Colonial Discourses in Italian Cinema
This study on images of Italian and African identities displayed in these films today invites viewers to reflect on racially constructed images that speak of justice and loyalty, values that reflect nationalist and patriotic ideals defining but also confining the identities of both Africans and Italians. The films analyzed in this book include Attilio Gatti’s Siliva Zulu (1927); Mario Camerini’s Kif tebbi (1928); Augusto Genina’s Squadrone bianco (1936). To conclude this journey through colonial discourses in Italian cinema, two examples of contemporary cinema given by Bernardo Bertolucci in L’assedio (1998) and Cristina Comencini in Bianco e Nero (2007) expand the study from colonial national and cultural identity to interracial relationships in today’s multiethnic Italy. The representations of African and Italian identities found in these two contemporary films grow into compelling visual documents of a historical connection that does not seem to move forward from its colonial mentality.
These films’ analyses are helpful tools for understanding the growing racial intolerance which has been troubling Italian society in the past decade. The need remains crucial to explain the racial component of the relationship between Italy and Africa by looking at the imagery of national and cultural identity found in the films shot in Africa during the Italian expansionist intervention in the 1920s and 1930s.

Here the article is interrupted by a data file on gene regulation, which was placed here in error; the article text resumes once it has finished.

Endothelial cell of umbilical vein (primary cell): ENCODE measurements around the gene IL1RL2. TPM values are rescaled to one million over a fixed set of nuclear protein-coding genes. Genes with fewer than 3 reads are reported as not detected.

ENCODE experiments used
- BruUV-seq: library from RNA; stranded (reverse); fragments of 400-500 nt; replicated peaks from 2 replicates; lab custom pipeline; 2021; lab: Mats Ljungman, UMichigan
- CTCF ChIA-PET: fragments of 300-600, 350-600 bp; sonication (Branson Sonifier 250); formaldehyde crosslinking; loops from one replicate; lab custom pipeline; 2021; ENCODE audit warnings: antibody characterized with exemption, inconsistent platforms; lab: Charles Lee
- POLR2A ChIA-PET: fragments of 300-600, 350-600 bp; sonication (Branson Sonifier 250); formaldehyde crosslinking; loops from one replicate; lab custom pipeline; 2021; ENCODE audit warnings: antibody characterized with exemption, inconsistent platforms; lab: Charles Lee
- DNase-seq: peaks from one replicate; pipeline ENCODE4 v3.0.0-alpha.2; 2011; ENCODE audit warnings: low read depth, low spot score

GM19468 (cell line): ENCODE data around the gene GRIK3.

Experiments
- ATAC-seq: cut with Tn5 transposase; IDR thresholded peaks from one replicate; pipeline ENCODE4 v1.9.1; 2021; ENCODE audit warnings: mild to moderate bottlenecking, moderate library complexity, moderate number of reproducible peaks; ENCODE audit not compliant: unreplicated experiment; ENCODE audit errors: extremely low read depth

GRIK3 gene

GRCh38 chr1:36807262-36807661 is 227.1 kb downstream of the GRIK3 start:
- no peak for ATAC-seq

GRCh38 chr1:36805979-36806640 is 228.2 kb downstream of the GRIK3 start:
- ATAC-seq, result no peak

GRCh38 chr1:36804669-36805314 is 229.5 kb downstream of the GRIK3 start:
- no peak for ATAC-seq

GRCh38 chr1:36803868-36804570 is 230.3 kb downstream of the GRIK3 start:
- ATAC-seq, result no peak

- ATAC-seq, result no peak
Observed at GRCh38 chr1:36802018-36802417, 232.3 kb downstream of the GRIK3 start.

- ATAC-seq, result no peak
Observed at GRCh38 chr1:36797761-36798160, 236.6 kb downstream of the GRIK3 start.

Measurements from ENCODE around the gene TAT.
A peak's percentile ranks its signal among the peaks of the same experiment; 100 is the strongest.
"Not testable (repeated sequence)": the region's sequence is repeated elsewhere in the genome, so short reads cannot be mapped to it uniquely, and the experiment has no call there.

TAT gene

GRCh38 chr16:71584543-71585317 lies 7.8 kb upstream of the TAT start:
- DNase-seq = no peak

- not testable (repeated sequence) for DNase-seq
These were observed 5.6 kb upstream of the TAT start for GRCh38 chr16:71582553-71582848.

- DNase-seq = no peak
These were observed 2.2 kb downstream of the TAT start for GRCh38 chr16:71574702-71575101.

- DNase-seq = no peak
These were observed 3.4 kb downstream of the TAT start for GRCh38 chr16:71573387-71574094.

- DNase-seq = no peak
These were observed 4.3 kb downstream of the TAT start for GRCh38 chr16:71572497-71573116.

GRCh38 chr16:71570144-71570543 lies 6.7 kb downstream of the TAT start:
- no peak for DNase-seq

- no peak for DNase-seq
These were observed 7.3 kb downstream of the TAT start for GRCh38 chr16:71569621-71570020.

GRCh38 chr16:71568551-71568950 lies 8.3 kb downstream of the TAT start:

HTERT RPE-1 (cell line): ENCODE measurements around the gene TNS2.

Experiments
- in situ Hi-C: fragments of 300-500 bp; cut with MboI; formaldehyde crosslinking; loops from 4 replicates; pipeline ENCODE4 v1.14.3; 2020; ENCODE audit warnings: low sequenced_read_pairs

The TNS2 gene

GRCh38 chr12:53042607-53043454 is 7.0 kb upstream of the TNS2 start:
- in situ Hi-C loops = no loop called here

Chapter Six. Conclusion: Colonial Discourses Today— Africa Occupies Italy 124
Chapter Six Conclusion: Colonial Discourses Today—Africa Occupies Italy Ever since its origins in the late 19th century, cinema has attracted audiences because of its ability to reconstruct reality immediately and directly and because of its capacity to captivate attention and simultaneously amuse. Behind the making of the early films lies the objective to entertain people and to amaze viewers with stories to which spectators found themselves irresistibly attracted. The recreation of reality gives spectators the experience of “the impression of reality,” and they are eager to identify themselves in familiar settings.1 Despite the difference that exists between what is being represented and what is, in reality, the object of representation, cinema creates a world in which viewers are convinced of its realism. This “impression of reality” conveyed in films is an element that Christian Metz describes as being essential for understanding cinema’s powerful attraction. In this cinematic world viewers experience illusions of a reality as if film were a “version” of someone’s beliefs, a representation of people’s culture or of an historical time. By producing a narrative characterized by formulas and paradigms of cinematic traditions, one can find in colonial cinema’s visual components a number of elements that on a symbolic level complicate the ideological content of a film. Over the course of the past decades, Italian colonial cinema has proved to be a compelling area for exploring cinema conceived during colonial years. If, as Brunetta and Gili have suggested, films are analyzed as “cultural containers,”2 the production...
You are not authenticated to view the full text of this chapter or article.
This site requires a subscription or purchase to access the full text of books or journals.
Do you have any questions? Contact us.Or login to access all content.